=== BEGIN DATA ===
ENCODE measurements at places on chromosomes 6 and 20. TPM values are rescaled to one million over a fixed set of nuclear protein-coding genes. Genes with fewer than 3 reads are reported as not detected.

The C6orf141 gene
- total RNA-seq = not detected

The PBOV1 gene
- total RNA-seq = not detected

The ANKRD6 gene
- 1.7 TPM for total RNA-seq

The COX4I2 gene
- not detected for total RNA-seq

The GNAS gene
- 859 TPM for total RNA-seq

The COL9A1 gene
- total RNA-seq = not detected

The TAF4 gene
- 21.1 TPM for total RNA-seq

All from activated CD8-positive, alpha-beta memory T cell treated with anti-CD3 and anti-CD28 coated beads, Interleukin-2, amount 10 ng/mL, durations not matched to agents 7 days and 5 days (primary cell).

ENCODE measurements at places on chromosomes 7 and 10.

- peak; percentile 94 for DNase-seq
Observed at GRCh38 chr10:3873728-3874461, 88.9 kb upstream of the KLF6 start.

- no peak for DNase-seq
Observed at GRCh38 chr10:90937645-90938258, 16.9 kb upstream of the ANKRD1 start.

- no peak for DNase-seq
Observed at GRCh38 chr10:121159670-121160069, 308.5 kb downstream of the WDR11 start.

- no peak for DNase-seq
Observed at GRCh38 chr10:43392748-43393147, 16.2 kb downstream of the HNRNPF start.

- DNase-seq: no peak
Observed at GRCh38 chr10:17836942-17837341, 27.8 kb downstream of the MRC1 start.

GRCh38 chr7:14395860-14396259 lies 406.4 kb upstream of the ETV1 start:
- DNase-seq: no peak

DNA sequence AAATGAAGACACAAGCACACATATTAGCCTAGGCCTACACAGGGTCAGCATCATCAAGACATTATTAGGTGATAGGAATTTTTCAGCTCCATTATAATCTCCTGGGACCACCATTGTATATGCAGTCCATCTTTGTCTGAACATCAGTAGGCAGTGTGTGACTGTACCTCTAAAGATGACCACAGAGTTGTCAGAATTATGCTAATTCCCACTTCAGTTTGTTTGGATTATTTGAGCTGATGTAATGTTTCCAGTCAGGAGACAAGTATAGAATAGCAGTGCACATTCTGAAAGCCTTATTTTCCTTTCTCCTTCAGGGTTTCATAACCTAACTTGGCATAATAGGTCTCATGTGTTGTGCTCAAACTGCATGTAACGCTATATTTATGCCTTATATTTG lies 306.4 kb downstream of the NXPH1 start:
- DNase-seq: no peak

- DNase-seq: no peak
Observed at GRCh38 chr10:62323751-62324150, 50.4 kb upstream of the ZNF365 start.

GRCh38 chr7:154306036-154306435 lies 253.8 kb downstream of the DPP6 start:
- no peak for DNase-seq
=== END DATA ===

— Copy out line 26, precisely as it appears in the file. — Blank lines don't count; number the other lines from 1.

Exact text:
- DNase-seq: no peak